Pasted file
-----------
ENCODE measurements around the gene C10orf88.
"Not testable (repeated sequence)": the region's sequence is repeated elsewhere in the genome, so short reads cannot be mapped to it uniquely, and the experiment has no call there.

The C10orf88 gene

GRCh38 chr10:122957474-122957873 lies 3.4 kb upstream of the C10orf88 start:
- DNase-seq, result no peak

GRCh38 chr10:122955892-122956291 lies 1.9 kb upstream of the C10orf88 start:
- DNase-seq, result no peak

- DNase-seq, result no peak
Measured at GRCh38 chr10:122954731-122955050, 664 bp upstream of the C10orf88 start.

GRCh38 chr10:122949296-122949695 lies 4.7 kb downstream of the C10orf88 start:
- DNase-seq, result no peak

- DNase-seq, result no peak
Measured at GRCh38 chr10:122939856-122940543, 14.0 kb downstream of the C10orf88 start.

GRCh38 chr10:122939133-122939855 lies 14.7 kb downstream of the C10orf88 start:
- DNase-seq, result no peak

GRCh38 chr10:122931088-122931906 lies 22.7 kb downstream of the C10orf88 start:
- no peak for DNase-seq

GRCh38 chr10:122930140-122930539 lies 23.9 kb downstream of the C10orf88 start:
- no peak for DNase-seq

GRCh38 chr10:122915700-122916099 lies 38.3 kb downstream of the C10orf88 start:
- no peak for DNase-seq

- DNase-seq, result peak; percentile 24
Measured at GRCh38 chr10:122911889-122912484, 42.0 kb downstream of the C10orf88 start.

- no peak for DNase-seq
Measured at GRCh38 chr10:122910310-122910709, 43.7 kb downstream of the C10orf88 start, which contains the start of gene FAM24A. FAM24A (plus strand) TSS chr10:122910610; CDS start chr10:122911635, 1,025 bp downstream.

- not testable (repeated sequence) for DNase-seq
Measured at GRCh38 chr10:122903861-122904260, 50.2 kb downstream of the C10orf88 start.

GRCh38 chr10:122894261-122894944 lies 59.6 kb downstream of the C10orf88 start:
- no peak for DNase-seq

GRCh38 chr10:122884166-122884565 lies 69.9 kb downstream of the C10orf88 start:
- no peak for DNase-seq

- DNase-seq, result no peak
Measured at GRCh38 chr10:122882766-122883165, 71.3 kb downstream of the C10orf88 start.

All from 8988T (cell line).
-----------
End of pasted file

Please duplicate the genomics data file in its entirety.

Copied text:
ENCODE measurements around the gene C10orf88.
"Not testable (repeated sequence)": the region's sequence is repeated elsewhere in the genome, so short reads cannot be mapped to it uniquely, and the experiment has no call there.

The C10orf88 gene

GRCh38 chr10:122957474-122957873 lies 3.4 kb upstream of the C10orf88 start:
- DNase-seq, result no peak

GRCh38 chr10:122955892-122956291 lies 1.9 kb upstream of the C10orf88 start:
- DNase-seq, result no peak

- DNase-seq, result no peak
Measured at GRCh38 chr10:122954731-122955050, 664 bp upstream of the C10orf88 start.

GRCh38 chr10:122949296-122949695 lies 4.7 kb downstream of the C10orf88 start:
- DNase-seq, result no peak

- DNase-seq, result no peak
Measured at GRCh38 chr10:122939856-122940543, 14.0 kb downstream of the C10orf88 start.

GRCh38 chr10:122939133-122939855 lies 14.7 kb downstream of the C10orf88 start:
- DNase-seq, result no peak

GRCh38 chr10:122931088-122931906 lies 22.7 kb downstream of the C10orf88 start:
- no peak for DNase-seq

GRCh38 chr10:122930140-122930539 lies 23.9 kb downstream of the C10orf88 start:
- no peak for DNase-seq

GRCh38 chr10:122915700-122916099 lies 38.3 kb downstream of the C10orf88 start:
- no peak for DNase-seq

- DNase-seq, result peak; percentile 24
Measured at GRCh38 chr10:122911889-122912484, 42.0 kb downstream of the C10orf88 start.

- no peak for DNase-seq
Measured at GRCh38 chr10:122910310-122910709, 43.7 kb downstream of the C10orf88 start, which contains the start of gene FAM24A. FAM24A (plus strand) TSS chr10:122910610; CDS start chr10:122911635, 1,025 bp downstream.

- not testable (repeated sequence) for DNase-seq
Measured at GRCh38 chr10:122903861-122904260, 50.2 kb downstream of the C10orf88 start.

GRCh38 chr10:122894261-122894944 lies 59.6 kb downstream of the C10orf88 start:
- no peak for DNase-seq

GRCh38 chr10:122884166-122884565 lies 69.9 kb downstream of the C10orf88 start:
- no peak for DNase-seq

- DNase-seq, result no peak
Measured at GRCh38 chr10:122882766-122883165, 71.3 kb downstream of the C10orf88 start.

All from 8988T (cell line).